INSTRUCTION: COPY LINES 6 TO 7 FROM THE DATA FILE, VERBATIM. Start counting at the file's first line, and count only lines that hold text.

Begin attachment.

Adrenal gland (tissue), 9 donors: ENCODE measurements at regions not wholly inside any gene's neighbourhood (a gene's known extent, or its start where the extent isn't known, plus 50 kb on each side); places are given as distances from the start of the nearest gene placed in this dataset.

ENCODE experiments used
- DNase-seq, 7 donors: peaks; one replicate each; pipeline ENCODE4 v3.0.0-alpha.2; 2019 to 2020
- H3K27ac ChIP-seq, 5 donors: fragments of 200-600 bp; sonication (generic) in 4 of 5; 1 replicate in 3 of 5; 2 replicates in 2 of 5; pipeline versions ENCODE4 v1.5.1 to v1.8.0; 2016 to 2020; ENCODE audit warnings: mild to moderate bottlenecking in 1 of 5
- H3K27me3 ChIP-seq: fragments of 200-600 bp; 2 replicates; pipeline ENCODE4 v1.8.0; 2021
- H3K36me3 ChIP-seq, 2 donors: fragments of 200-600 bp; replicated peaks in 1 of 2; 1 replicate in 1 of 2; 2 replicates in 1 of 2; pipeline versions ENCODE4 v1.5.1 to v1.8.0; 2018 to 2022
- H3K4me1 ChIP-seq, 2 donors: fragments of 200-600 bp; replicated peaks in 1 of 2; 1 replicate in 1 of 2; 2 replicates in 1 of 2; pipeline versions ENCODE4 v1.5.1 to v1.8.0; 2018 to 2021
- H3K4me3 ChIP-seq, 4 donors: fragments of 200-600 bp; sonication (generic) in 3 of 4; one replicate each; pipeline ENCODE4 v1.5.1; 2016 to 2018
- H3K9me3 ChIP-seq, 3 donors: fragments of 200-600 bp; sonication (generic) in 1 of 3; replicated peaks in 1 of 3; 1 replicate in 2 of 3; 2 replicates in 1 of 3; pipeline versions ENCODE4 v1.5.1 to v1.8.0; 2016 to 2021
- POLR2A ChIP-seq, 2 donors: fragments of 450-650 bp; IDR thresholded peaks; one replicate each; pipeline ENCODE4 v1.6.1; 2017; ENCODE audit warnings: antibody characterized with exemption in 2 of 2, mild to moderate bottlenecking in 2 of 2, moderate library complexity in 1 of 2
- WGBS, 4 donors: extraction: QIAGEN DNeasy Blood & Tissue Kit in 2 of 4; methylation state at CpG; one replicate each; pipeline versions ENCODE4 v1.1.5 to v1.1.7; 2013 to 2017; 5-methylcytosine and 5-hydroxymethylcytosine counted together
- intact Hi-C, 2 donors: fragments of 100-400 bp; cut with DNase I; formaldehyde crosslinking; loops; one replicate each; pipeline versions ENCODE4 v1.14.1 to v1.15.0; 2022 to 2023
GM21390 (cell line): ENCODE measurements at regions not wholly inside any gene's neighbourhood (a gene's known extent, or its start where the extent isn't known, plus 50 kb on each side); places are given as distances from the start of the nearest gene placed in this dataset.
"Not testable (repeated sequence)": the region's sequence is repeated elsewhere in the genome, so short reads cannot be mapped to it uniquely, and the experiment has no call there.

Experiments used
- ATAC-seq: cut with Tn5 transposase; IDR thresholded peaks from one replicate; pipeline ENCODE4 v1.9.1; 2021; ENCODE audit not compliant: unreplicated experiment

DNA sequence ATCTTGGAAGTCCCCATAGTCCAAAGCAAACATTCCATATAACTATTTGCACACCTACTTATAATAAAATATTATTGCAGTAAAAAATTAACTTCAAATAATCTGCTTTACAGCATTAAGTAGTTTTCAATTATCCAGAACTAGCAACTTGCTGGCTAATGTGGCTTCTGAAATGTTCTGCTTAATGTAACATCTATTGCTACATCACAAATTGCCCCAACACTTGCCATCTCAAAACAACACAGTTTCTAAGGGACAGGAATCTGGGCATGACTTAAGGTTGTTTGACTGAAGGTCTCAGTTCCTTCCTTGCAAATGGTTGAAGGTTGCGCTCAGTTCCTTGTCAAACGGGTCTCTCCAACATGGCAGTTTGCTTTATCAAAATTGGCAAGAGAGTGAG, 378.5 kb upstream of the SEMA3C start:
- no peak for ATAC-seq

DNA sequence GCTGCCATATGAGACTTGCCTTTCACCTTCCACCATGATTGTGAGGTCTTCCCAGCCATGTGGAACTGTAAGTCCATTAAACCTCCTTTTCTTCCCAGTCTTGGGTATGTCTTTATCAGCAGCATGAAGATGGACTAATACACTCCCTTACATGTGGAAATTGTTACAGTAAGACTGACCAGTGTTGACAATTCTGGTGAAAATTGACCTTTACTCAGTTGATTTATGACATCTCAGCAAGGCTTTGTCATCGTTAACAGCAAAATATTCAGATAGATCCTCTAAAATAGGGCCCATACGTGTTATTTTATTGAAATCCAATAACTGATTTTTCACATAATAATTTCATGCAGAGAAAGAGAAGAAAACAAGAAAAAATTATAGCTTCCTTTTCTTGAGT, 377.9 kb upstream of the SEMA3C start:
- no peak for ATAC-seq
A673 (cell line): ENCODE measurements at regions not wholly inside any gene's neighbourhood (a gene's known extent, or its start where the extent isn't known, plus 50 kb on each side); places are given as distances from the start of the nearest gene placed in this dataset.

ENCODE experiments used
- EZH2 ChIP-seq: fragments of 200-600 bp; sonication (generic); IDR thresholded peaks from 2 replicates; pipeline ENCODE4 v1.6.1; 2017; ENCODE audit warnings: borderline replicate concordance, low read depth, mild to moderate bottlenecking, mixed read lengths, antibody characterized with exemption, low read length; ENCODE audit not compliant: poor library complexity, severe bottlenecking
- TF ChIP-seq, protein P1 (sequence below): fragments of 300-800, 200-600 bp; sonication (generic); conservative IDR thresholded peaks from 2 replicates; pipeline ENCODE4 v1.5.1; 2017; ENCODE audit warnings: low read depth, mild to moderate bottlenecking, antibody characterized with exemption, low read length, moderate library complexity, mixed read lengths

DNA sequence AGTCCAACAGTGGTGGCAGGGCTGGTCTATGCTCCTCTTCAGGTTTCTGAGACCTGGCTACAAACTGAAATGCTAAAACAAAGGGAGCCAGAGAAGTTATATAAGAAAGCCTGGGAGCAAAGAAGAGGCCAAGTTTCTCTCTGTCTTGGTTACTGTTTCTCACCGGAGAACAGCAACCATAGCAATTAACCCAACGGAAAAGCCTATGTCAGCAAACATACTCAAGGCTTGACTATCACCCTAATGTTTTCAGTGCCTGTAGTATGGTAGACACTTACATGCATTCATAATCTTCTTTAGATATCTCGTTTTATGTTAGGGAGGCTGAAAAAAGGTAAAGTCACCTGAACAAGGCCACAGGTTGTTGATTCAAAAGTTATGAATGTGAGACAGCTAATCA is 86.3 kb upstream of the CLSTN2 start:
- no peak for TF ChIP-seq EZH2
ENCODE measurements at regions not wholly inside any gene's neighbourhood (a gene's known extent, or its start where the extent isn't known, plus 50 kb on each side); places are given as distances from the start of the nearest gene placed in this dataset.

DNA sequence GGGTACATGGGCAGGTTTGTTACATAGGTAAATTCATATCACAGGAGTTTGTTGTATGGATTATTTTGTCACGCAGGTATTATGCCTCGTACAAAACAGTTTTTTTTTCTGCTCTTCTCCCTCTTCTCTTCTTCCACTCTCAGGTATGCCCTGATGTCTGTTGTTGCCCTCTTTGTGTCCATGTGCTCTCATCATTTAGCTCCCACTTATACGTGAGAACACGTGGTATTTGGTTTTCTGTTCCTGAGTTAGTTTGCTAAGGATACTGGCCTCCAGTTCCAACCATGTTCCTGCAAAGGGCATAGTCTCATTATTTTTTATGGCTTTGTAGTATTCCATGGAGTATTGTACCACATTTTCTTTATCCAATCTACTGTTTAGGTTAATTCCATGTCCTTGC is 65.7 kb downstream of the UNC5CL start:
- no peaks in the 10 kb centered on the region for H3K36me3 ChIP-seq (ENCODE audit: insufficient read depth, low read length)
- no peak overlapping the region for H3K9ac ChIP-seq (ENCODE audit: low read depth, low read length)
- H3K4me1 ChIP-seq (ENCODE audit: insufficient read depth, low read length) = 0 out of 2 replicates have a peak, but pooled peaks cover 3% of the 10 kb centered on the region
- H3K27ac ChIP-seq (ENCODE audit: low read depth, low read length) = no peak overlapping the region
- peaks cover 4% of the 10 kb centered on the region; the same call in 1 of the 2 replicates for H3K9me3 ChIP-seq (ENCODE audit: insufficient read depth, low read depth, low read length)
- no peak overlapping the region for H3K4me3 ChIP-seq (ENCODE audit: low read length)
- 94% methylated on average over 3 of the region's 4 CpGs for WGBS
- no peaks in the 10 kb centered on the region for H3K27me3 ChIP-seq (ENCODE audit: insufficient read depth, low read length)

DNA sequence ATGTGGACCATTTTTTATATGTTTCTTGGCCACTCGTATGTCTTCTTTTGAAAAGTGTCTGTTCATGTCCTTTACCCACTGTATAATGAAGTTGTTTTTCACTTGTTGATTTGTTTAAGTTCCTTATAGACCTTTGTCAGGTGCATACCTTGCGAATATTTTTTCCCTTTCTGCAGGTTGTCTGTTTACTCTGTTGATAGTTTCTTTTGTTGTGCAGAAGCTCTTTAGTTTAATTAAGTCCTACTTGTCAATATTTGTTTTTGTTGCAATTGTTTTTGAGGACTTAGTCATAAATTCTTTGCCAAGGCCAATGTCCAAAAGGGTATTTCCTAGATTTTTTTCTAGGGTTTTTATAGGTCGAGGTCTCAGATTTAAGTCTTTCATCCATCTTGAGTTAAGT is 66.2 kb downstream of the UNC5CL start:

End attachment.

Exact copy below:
- H3K36me3 ChIP-seq, 2 donors: fragments of 200-600 bp; replicated peaks in 1 of 2; 1 replicate in 1 of 2; 2 replicates in 1 of 2; pipeline versions ENCODE4 v1.5.1 to v1.8.0; 2018 to 2022
- H3K4me1 ChIP-seq, 2 donors: fragments of 200-600 bp; replicated peaks in 1 of 2; 1 replicate in 1 of 2; 2 replicates in 1 of 2; pipeline versions ENCODE4 v1.5.1 to v1.8.0; 2018 to 2021